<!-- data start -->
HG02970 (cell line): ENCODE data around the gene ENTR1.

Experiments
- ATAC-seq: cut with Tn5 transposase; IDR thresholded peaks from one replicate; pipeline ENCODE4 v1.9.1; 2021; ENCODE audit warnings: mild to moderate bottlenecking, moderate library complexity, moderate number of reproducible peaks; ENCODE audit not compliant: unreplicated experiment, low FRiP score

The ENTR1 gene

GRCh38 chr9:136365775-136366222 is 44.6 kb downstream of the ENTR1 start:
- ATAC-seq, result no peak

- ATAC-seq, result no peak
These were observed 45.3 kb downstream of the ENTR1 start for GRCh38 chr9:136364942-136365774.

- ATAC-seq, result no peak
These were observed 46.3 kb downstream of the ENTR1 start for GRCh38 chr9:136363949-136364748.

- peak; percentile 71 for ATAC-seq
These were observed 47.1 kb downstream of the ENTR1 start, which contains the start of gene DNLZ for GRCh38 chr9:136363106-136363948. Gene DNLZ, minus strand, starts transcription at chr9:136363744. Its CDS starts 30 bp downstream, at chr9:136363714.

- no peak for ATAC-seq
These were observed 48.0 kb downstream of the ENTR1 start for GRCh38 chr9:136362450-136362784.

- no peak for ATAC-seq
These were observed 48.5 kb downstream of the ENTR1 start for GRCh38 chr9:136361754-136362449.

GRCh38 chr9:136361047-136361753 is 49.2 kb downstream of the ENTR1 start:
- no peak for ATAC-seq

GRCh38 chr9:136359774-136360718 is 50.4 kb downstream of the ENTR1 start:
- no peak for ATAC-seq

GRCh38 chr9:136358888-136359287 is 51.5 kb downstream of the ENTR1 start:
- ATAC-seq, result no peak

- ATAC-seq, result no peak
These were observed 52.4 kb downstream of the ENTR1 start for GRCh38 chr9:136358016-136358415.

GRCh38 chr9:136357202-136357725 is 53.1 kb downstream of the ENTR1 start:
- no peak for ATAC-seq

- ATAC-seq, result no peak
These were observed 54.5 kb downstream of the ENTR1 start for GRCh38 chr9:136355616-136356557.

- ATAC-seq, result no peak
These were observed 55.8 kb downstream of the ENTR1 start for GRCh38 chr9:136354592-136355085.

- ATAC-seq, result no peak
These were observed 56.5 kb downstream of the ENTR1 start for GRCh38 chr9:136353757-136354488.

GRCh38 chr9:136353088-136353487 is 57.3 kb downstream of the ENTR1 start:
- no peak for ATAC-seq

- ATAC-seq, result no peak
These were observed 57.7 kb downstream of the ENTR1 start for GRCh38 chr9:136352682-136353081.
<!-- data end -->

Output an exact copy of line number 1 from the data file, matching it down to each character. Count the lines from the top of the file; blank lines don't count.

HG02970 (cell line): ENCODE data around the gene ENTR1.